But the plan had failed and Yawgmoth was still locked out of Dominaria. Seeing infiltration didn’t work, Yawgmoth this time decided to opt for an all-out invasion. The plan took thousands of years of preparation, and despite Yawgmoth’s best efforts and most talented assassins, Urza managed to warn the rest of Dominaria. He assembled a collection of artifacts, the Legacy, which had the sole purpose of killing Yawgmoth.
After 9000 years, and the corruption of thousands of other worlds and slaughter of millions of innocents, Yawgmoth’s plan finally reached fruition and he set foot in Dominaria once again. But Urza was waiting for him and unleashed the full power of the Legacy, destroying the machine god forever.
But unlike Yawgmoth, Phyrexia did not die.
A trace of Phyrexia’s essence manifested itself as a glistening oil and stuck itself to Karn like chewing gum. With his planeswalker spark ignited by Yawgmoth’s death, Karn in turn accidentally transferred the oil to Mirrodin where it corrupted the mind of Memnarch and eventually led to the downfall of the plane.
Seeking to fix things up, Karn got infected himself and became the new Father of Machines for a while, taking Yawgmoth’s place. Although liberated by the planeswalkers Koth, Elspeth and Venser, Karn only barely escaped with his life and has since vowed to crush the threat of Phyrexia once and for all.
So Phyrexia has risen anew, with a host of new leaders, new organisms, new methods and new dogma. But the prime directive remains the same. Corrupt. Consume. And when it escapes its current containment it’s going to be one big reunion big party for the whole multiverse.
For many years Volrath served Yawgmoth as Envincar of Rath. It was his job to oversee the plane and prepare it for its upcoming role in the Phyrexian invasion. A cruel and ruthless leader, he enslaved nations and killed thousands, and his cold intelligence and natural shapeshifting abilities allowed him to slip through any net. Add to this an entire plane of resources at his disposal and you have one hell of a badass. He served as Magic’s face of evil for several years, and was the arch-nemesis of the hero Gerrard Capashen.
Undoubtedly one of Magic’s most sadistic villains, Volrath derived pleasure from torturing his enemies, and had a particular soft spot for causing mental anguish. He subjected Tahngarth to a extreme makeover Phyrexian-style, twisting the once proud minotaur into a deformed horror. He trapped the silver golem Karn- a pacifist who abhorred taking another’s life- in a tilting room full of shrieking moggs, so whenever the room tilted, Karn would slide across the floor, squashing hapless moggs as he did so. He even killed Starke il-Vec disguised as his daughter Takara, to add that crushing sting of betrayal.
And in true sadistic bastard style, Volrath’s hobby wasn’t limited to his enemies. He conducted twisted experiments on his subjects, using processes so excruciating that only one subject was known to actually survive. That subject was Greven il-Vec, who eventually became Volrath’s second in command. Even so Volrath would always find some excuse to torture and humiliate him.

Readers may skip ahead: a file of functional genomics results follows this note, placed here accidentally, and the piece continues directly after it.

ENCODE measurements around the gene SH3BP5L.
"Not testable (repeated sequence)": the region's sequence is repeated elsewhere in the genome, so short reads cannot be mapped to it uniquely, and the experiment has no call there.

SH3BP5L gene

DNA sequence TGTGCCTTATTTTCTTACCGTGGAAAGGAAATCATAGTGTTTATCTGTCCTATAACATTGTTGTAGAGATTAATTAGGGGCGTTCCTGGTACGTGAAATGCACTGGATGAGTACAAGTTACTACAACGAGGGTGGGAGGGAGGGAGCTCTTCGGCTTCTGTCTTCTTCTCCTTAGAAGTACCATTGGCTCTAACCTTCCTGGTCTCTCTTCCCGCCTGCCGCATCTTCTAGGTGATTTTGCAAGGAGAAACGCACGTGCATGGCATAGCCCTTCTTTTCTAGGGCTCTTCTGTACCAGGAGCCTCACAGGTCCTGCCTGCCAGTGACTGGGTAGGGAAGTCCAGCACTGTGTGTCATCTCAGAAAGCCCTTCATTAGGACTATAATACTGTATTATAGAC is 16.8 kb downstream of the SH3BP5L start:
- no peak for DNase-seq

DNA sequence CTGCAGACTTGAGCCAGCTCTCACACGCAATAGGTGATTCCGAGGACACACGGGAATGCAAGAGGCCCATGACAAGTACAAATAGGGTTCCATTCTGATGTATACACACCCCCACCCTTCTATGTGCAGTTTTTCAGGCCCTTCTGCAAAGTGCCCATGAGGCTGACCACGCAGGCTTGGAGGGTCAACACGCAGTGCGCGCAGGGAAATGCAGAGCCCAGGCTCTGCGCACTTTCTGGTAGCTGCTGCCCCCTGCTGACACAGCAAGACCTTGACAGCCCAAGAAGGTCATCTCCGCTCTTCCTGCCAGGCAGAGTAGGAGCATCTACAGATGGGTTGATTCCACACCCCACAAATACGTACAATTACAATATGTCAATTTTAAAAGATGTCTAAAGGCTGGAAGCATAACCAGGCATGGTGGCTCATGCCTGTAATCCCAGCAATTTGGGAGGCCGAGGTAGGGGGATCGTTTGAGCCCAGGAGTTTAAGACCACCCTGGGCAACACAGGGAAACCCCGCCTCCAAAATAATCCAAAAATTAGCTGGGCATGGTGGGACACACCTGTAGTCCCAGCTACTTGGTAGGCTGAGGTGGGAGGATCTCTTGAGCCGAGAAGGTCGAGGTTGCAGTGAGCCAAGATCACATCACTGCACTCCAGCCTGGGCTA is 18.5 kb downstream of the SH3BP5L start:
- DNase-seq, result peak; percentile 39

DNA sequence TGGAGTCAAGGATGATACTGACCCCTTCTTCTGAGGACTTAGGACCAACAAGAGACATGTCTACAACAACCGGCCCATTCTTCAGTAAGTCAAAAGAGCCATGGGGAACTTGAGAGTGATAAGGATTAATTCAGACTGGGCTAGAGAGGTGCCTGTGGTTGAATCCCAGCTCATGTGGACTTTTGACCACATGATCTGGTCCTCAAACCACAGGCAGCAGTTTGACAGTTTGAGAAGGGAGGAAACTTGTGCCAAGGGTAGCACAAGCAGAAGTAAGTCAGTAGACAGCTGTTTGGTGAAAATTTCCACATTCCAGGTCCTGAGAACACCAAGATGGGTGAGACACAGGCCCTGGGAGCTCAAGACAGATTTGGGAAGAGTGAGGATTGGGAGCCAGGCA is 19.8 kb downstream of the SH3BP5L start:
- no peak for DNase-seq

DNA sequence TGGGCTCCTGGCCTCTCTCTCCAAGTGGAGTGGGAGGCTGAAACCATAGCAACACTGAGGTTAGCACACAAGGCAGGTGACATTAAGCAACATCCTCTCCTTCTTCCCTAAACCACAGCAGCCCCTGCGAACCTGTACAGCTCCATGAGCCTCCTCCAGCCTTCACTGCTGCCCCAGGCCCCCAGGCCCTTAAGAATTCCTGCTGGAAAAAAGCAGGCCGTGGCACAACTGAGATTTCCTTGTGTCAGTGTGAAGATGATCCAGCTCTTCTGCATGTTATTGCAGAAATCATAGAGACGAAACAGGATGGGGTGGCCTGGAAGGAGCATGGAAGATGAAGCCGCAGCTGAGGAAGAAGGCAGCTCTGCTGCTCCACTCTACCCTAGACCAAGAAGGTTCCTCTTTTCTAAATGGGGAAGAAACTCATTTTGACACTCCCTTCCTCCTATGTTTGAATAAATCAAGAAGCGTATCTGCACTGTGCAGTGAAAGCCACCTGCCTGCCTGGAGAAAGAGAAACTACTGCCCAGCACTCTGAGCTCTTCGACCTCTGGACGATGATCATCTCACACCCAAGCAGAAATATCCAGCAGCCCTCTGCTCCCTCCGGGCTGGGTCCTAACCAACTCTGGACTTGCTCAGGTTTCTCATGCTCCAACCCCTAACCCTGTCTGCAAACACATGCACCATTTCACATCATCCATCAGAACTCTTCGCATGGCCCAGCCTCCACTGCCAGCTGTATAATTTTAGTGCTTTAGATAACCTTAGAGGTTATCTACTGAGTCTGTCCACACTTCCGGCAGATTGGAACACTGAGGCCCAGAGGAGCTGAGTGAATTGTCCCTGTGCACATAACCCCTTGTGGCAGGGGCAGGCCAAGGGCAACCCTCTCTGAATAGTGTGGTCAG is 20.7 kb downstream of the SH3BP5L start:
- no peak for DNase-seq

But above all, Volrath had it in for Gerrard and Starke.
Along with being Evincar, Yawgmoth charged Volrath with acquiring the Legacy, the collection of artifacts left by Urza and the only thing capable of killing Yawgmoth. Something currently in Gerrard’s possession.
Volrath lured Gerrard into Rath by kidnapping the Weathlight’s captain Sisay. His end goal was to capture the Legacy for Yawgmoth and Gerrard for himself. But things did not go to plan, and Gerrard evaded all of Volrath’s traps and succeeded in rescuing his friends, the Legacy, and Starke’s daughter Takara. At that point Volrath confronted Gerrard directly, and Gerrard slew him before escaping to Mercadia with his crew.
However Volrath was not dead. The ‘Volrath’ Gerrard had killed back in the Stronghold was nothing but a shapeshifter clone, and the real Volrath was walking amongst them disguised as none other than Takara. In a quiet moment, Volrath took his revenge on Starke by slicing his throat. Finding Starke dead, Gerrard and Sisay caught on to Volrath’s disguise, and somehow bested him in battle enough to make a hasty exit on the Weatherlight.
Returning to Rath, Volrath found the Phyrexian Inner Circle had put the Evincarship up for grabs due to his unexplained absence. He now faced a series of challengers for the throne, and despite being the most powerful candidate, Volrath was eventually beaten in battle by Crovax and stripped of his Phyrexian powers. He was executed at dawn by Crovax himself just as the Rathi Overlay began.
But Lim-Dul was not an individual identity, but rather a fusion of identities with mutually corresponding ambitions. ‘Lim-Dul’ just happened to be the name of the body they were inhabiting. At one point at least.
The original Lim-Dul was nothing more than a lowly foot soldier in Kjeldor’s army. Guilty of desertion, he was about to die in the snow when he stumbled across the ruby ring of Mairsil the Pretender and figured if he was going to die he might as well do it wearing jewellery. Putting it on, Mairsil, who was trapped in the ring, added vodka to Lim-Dul’s orange and together the two became one collective entity.
Back in the dark years following the Brothers’ War, Mairsil the Pretender was a particularly power-hungry wizard who became obsessed with opening up a portal to Phyrexia so he could sample its dark powers. He imprisoned the archmage Ith and used his essence to power an array of artifacts designed to force open the portal. With the last specks of his sanity and the help of the archmage Jodah, Ith managed to escape and kill Mairsil. Mairsil had a back-up plan however, and his essence escaped into a ruby ring.
Picked up by Lim-Dul millennia later, Mairsil’s spirit fused with the soldier and transferred across the archmage’s powers. Together they became Lim-Dul the Necromancer, the primary antagonist during Dominaria’s Ice Age. A power player in local politics, Lim-Dul’s machinations kept the nations of Kjeld and Balduvia smashing each other up while he built up a sizable zombie army reanimating their dead, always painting himself as the lesser evil.